The DeLone and McLean (D&M) model (2003) has been broadly used and generally recognised as a useful model for gauging the success of IS implementations. However, it is not without limitations. In this study, we evaluate a model that extends the D&M model and attempts to address some of its limitations by providing a more complete measurement model of systems success. To that end, we augment the D&M (2003) model and include three variables: business value, institutional trust, and future readiness. We propose that the addition of these variables allows systems success to be assessed at both the systems level and the business level. Consequently, we develop a measurement model rather than a structural or predictive model of systems success.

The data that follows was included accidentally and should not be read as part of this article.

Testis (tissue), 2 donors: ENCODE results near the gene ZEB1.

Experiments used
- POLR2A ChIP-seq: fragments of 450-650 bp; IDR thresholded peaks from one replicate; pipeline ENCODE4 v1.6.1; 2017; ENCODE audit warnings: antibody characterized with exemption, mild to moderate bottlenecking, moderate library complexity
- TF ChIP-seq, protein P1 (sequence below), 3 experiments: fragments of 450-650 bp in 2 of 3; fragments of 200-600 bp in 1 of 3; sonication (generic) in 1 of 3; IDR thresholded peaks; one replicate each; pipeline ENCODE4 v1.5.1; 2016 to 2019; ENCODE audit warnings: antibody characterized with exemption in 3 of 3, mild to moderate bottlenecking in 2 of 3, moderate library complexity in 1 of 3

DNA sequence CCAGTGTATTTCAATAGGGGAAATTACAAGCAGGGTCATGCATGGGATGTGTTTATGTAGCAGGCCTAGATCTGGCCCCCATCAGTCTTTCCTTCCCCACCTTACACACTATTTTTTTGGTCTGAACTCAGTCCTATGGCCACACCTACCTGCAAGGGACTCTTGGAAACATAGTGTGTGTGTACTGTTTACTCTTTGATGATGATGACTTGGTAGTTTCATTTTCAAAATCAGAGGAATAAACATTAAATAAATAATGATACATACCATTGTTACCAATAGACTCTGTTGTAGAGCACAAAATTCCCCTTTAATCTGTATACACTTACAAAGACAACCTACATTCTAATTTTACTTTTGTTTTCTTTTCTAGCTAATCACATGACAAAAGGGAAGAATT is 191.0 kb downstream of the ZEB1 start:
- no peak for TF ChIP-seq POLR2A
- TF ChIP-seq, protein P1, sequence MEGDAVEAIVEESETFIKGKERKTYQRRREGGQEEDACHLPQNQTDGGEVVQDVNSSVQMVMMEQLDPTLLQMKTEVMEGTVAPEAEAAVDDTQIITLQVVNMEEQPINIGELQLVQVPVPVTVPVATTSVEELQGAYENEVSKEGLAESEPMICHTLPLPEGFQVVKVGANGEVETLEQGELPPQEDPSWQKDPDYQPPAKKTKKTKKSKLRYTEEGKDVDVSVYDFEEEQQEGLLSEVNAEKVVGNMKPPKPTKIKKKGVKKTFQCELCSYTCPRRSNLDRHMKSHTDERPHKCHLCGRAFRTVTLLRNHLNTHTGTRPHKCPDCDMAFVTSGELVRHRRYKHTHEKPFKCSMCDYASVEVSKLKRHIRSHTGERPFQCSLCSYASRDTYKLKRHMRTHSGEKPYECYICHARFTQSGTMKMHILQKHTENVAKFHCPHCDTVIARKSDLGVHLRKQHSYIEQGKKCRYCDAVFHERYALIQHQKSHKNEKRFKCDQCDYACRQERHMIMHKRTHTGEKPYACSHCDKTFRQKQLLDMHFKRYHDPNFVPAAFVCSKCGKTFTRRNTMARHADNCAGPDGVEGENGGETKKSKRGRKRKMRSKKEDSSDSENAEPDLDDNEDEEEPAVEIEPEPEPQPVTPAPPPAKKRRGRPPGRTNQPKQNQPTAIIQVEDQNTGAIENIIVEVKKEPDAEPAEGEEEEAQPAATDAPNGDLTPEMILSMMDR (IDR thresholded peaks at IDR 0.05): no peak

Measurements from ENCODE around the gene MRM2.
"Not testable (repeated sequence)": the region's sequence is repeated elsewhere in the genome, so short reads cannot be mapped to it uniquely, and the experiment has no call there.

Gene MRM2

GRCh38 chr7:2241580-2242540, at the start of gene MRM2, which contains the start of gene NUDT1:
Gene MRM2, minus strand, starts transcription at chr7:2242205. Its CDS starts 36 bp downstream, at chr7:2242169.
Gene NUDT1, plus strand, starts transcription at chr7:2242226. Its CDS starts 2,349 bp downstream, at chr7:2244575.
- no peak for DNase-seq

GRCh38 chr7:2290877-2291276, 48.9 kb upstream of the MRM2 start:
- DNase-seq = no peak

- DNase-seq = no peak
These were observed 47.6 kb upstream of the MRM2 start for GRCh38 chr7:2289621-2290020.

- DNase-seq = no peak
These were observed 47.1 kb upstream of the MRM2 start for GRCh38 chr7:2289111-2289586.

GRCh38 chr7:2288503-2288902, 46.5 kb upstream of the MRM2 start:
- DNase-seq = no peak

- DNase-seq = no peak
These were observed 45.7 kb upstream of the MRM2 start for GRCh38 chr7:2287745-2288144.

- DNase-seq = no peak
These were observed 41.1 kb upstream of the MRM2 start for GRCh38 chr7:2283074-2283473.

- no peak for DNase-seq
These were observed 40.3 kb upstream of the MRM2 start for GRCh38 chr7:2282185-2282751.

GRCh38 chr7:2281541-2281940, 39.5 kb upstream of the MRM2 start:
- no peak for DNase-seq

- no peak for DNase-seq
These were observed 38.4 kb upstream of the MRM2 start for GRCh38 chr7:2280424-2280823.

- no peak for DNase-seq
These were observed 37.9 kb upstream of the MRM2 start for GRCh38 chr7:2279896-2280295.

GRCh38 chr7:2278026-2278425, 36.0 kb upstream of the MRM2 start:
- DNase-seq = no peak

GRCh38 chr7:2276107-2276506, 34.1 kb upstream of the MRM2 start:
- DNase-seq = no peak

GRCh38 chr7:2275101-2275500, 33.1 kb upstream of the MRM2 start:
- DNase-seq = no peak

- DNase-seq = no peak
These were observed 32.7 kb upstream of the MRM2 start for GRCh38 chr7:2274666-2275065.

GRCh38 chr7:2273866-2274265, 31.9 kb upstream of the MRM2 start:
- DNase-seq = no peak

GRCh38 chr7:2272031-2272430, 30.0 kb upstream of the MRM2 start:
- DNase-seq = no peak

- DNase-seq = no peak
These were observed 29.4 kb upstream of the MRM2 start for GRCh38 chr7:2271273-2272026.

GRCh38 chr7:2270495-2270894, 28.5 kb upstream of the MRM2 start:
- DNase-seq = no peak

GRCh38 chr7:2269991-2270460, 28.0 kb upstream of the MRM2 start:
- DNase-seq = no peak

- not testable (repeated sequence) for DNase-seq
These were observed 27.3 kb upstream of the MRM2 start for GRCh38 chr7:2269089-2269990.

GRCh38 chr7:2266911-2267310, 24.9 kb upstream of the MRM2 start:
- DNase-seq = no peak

As this augmented model is intended to be used in the field, assessing the validity and appropriateness of the augmented measurement model is necessary. Accordingly, we empirically test the augmented model in the context of e-logistics tracking systems. The empirical testing reveals that four distinct dimensions or characteristics are required for a successful e-logistics tracking system implementation. Those four distinct dimensions are divided into systems level (i.e., quality and continued usage support) and business level (i.e., business value and sustainability of competitive position). While this study confirms the importance of system quality as the main dimension, managers should also ensure continued usage support, business value, and sustainability of competitive position are considered when assessing the success of their tracking systems. Consequently, adopting a one-size-fit-all approach to systems is not ideal. By including these three factors, the needs of all levels of management are more fully assessed helping to improve tactical and strategic decision making relative to current and planned tracking systems.